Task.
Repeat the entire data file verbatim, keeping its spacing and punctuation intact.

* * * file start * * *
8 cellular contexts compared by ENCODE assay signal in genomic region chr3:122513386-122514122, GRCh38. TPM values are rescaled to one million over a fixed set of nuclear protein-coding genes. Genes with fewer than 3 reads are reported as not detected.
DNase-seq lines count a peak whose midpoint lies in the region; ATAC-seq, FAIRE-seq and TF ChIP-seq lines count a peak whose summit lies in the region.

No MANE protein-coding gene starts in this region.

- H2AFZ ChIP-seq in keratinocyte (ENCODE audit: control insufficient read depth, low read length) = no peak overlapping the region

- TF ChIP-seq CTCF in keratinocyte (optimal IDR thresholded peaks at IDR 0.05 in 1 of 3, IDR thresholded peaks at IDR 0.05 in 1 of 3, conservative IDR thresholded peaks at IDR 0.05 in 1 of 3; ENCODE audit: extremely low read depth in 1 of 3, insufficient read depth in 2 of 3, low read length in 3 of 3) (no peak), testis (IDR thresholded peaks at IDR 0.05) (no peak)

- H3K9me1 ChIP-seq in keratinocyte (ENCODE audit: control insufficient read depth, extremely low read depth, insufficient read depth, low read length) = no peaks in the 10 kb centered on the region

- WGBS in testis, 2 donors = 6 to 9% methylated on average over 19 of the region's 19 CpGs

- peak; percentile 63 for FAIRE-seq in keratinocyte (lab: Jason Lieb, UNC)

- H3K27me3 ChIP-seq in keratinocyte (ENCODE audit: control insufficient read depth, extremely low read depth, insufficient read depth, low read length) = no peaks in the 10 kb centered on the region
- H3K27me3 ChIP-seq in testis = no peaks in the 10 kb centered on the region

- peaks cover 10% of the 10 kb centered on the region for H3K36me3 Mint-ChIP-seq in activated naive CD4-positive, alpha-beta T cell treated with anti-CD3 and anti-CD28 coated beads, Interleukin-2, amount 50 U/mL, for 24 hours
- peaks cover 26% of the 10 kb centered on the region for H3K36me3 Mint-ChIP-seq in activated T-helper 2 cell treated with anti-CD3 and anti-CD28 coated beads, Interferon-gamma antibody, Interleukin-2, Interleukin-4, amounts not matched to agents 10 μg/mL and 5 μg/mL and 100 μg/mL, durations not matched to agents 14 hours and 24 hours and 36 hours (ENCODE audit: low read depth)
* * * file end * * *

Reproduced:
8 cellular contexts compared by ENCODE assay signal in genomic region chr3:122513386-122514122, GRCh38. TPM values are rescaled to one million over a fixed set of nuclear protein-coding genes. Genes with fewer than 3 reads are reported as not detected.
DNase-seq lines count a peak whose midpoint lies in the region; ATAC-seq, FAIRE-seq and TF ChIP-seq lines count a peak whose summit lies in the region.

No MANE protein-coding gene starts in this region.

- H2AFZ ChIP-seq in keratinocyte (ENCODE audit: control insufficient read depth, low read length) = no peak overlapping the region

- TF ChIP-seq CTCF in keratinocyte (optimal IDR thresholded peaks at IDR 0.05 in 1 of 3, IDR thresholded peaks at IDR 0.05 in 1 of 3, conservative IDR thresholded peaks at IDR 0.05 in 1 of 3; ENCODE audit: extremely low read depth in 1 of 3, insufficient read depth in 2 of 3, low read length in 3 of 3) (no peak), testis (IDR thresholded peaks at IDR 0.05) (no peak)

- H3K9me1 ChIP-seq in keratinocyte (ENCODE audit: control insufficient read depth, extremely low read depth, insufficient read depth, low read length) = no peaks in the 10 kb centered on the region

- WGBS in testis, 2 donors = 6 to 9% methylated on average over 19 of the region's 19 CpGs

- peak; percentile 63 for FAIRE-seq in keratinocyte (lab: Jason Lieb, UNC)

- H3K27me3 ChIP-seq in keratinocyte (ENCODE audit: control insufficient read depth, extremely low read depth, insufficient read depth, low read length) = no peaks in the 10 kb centered on the region
- H3K27me3 ChIP-seq in testis = no peaks in the 10 kb centered on the region

- peaks cover 10% of the 10 kb centered on the region for H3K36me3 Mint-ChIP-seq in activated naive CD4-positive, alpha-beta T cell treated with anti-CD3 and anti-CD28 coated beads, Interleukin-2, amount 50 U/mL, for 24 hours
- peaks cover 26% of the 10 kb centered on the region for H3K36me3 Mint-ChIP-seq in activated T-helper 2 cell treated with anti-CD3 and anti-CD28 coated beads, Interferon-gamma antibody, Interleukin-2, Interleukin-4, amounts not matched to agents 10 μg/mL and 5 μg/mL and 100 μg/mL, durations not matched to agents 14 hours and 24 hours and 36 hours (ENCODE audit: low read depth)